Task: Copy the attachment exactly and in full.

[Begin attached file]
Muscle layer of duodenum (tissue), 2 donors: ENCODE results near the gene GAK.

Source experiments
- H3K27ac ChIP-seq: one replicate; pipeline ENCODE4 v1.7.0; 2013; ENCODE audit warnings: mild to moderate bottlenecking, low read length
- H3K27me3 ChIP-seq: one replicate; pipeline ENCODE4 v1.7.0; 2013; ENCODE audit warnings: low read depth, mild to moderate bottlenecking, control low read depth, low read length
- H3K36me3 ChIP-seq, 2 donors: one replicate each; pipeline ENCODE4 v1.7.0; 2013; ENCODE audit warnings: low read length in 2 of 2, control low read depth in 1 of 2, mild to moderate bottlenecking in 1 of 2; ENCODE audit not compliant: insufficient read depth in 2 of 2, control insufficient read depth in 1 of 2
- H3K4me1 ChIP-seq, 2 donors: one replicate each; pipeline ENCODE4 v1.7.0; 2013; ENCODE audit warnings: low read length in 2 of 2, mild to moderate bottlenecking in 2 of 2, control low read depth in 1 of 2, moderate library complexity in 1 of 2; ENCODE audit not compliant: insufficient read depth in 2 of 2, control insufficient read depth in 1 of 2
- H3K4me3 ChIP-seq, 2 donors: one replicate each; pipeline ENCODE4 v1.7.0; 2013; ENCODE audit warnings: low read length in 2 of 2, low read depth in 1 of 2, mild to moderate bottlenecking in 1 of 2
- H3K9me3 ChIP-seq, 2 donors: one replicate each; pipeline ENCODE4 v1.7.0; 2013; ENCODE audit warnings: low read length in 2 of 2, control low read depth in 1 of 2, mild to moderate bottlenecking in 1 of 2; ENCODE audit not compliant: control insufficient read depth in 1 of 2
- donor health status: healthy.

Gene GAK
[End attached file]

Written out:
Muscle layer of duodenum (tissue), 2 donors: ENCODE results near the gene GAK.

Source experiments
- H3K27ac ChIP-seq: one replicate; pipeline ENCODE4 v1.7.0; 2013; ENCODE audit warnings: mild to moderate bottlenecking, low read length
- H3K27me3 ChIP-seq: one replicate; pipeline ENCODE4 v1.7.0; 2013; ENCODE audit warnings: low read depth, mild to moderate bottlenecking, control low read depth, low read length
- H3K36me3 ChIP-seq, 2 donors: one replicate each; pipeline ENCODE4 v1.7.0; 2013; ENCODE audit warnings: low read length in 2 of 2, control low read depth in 1 of 2, mild to moderate bottlenecking in 1 of 2; ENCODE audit not compliant: insufficient read depth in 2 of 2, control insufficient read depth in 1 of 2
- H3K4me1 ChIP-seq, 2 donors: one replicate each; pipeline ENCODE4 v1.7.0; 2013; ENCODE audit warnings: low read length in 2 of 2, mild to moderate bottlenecking in 2 of 2, control low read depth in 1 of 2, moderate library complexity in 1 of 2; ENCODE audit not compliant: insufficient read depth in 2 of 2, control insufficient read depth in 1 of 2
- H3K4me3 ChIP-seq, 2 donors: one replicate each; pipeline ENCODE4 v1.7.0; 2013; ENCODE audit warnings: low read length in 2 of 2, low read depth in 1 of 2, mild to moderate bottlenecking in 1 of 2
- H3K9me3 ChIP-seq, 2 donors: one replicate each; pipeline ENCODE4 v1.7.0; 2013; ENCODE audit warnings: low read length in 2 of 2, control low read depth in 1 of 2, mild to moderate bottlenecking in 1 of 2; ENCODE audit not compliant: control insufficient read depth in 1 of 2
- donor health status: healthy.

Gene GAK